This is a common question for many boomers who take over primary care of octogenarian parents. Studies prove that keeping an eye on their nutrition plays a vital role in the elderly living longer, more active lives. Many people living alone after age 80 lose interest in food, and do not prepare even one meal per day containing all food groups.
A 2018 study from Spain found that many people in that country’s home care program were malnourished. Over 200 people in three urban health centres (average age 84, 80% women) were analyzed for nutrient deficiencies in relation to their level of dependency, emotional and mental ability, and general health. Just over 35% were in an institution, with the rest living at home or with a relative.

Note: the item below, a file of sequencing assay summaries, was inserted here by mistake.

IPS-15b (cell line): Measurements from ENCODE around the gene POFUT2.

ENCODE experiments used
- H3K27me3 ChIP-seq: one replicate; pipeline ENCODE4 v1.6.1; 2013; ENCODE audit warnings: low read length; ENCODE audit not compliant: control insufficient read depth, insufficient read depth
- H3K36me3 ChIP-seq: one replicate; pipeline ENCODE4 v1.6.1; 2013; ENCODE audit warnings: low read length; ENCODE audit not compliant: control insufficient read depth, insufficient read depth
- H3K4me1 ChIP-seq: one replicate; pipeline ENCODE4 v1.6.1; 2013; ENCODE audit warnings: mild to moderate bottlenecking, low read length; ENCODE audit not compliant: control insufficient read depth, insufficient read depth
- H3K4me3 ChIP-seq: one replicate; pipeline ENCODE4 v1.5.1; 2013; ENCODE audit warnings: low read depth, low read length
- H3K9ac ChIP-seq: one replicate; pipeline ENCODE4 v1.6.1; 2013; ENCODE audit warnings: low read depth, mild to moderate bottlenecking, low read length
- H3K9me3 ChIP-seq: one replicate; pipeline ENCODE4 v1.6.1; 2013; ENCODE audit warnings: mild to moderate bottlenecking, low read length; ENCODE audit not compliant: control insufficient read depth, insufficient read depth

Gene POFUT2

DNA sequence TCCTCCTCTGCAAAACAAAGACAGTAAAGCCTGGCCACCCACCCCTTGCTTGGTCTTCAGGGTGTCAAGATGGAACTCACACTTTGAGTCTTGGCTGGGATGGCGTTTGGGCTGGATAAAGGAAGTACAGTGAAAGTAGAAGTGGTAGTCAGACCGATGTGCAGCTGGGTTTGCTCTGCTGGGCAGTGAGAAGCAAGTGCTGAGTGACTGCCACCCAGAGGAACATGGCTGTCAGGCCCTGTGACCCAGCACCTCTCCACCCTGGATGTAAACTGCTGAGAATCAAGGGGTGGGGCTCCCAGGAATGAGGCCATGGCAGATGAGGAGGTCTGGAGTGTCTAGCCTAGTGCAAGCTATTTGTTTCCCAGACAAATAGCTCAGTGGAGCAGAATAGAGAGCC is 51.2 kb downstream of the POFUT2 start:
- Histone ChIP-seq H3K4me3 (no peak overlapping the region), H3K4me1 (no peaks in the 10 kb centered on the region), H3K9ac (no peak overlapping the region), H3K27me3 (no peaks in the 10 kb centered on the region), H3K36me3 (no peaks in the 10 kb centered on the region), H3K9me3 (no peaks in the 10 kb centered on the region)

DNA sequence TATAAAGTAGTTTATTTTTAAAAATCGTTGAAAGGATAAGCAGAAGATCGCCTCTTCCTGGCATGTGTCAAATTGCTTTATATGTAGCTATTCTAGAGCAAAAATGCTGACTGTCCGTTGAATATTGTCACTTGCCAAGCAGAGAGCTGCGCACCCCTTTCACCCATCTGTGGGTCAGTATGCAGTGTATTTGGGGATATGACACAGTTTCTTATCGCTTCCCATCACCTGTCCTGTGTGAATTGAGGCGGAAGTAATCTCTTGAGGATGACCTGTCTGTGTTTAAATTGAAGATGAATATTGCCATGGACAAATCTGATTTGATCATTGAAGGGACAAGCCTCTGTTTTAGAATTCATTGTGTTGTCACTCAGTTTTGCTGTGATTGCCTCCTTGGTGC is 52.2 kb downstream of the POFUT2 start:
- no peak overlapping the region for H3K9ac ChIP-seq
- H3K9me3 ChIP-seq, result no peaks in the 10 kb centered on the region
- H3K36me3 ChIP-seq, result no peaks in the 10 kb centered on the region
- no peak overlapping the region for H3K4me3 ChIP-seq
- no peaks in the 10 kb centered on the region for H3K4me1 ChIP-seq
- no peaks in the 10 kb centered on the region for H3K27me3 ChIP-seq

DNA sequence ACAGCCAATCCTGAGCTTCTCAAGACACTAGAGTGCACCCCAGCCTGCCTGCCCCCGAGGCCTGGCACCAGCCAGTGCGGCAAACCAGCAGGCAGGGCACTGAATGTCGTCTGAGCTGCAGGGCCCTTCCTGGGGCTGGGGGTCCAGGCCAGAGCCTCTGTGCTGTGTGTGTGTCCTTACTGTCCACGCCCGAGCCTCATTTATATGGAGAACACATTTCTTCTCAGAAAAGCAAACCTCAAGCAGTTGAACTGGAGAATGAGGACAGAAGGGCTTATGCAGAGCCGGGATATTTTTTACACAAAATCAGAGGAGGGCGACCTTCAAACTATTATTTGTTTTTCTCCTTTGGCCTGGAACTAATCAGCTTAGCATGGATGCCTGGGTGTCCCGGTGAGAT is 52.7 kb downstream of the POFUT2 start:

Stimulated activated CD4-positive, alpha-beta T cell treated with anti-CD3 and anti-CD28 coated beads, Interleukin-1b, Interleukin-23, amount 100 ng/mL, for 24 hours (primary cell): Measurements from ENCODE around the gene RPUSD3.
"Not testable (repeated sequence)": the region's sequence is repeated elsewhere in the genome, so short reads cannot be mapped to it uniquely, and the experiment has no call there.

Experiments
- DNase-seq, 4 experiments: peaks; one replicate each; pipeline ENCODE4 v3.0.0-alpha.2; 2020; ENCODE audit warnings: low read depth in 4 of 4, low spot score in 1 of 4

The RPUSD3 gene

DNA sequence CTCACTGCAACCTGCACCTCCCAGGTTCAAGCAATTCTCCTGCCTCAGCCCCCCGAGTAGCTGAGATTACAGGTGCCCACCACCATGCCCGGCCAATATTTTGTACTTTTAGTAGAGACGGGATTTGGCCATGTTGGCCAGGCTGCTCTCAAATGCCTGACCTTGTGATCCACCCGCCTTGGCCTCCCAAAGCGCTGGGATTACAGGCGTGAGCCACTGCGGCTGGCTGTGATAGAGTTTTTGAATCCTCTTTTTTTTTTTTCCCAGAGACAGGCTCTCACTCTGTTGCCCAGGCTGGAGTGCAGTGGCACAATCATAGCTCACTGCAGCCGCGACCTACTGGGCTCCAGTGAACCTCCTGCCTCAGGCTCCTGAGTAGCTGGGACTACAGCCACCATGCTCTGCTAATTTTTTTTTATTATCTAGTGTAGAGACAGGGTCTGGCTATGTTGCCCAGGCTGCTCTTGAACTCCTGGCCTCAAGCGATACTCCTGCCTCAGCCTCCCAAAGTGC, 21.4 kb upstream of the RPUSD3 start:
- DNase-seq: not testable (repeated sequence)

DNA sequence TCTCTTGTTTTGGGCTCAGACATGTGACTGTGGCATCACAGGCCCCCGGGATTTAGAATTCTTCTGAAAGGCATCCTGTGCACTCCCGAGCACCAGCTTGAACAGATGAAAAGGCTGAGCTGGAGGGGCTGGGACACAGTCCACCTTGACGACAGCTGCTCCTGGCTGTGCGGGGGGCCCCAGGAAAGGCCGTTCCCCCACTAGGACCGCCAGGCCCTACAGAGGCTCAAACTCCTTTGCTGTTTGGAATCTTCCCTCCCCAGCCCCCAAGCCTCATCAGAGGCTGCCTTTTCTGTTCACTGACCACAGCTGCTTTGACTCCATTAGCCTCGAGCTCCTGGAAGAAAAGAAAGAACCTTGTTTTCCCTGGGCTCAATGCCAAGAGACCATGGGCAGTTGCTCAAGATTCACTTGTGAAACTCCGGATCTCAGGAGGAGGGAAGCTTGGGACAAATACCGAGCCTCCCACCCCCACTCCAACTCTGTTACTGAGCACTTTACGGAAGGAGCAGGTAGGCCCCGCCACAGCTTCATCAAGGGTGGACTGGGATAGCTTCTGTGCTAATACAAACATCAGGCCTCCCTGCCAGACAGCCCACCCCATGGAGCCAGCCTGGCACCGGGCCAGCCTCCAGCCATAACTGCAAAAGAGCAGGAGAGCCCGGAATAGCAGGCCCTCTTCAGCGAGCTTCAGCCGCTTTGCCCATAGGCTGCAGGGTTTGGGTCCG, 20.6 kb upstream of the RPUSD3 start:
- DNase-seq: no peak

Results showed over 21% of the 200 were malnourished and 40% were at risk of it (with levels below normal of protein and micronutrients including iron). Over half of the people living in institutions were malnourished or at risk for it. A link was found between poorer nutrition and lower BMI, greater dependence on others for basic activities of daily living, and greater mental impairment. (Muñoz Díaz B, Arenas de Larriva AP, et al., “Study of the nutritional status of patients over 65 years …in an urban population”. Aten Primaria. 2018 Feb;50(2):88-95. [https://www.ncbi.nlm.nih.gov/pubmed/28595900 )
Those in hospital may not have much better nutrition levels. Another study that just came out in July found that many elderly patients in hospitals are low in nutrients. Only 24% had adequate protein intake. Underfeeding and not feeding the right foods to certain patients were major reasons, although severe lack of appetite and certain health conditions prevented some of them from eating properly. Those who were undernourished stayed in hospital longer and had more complications.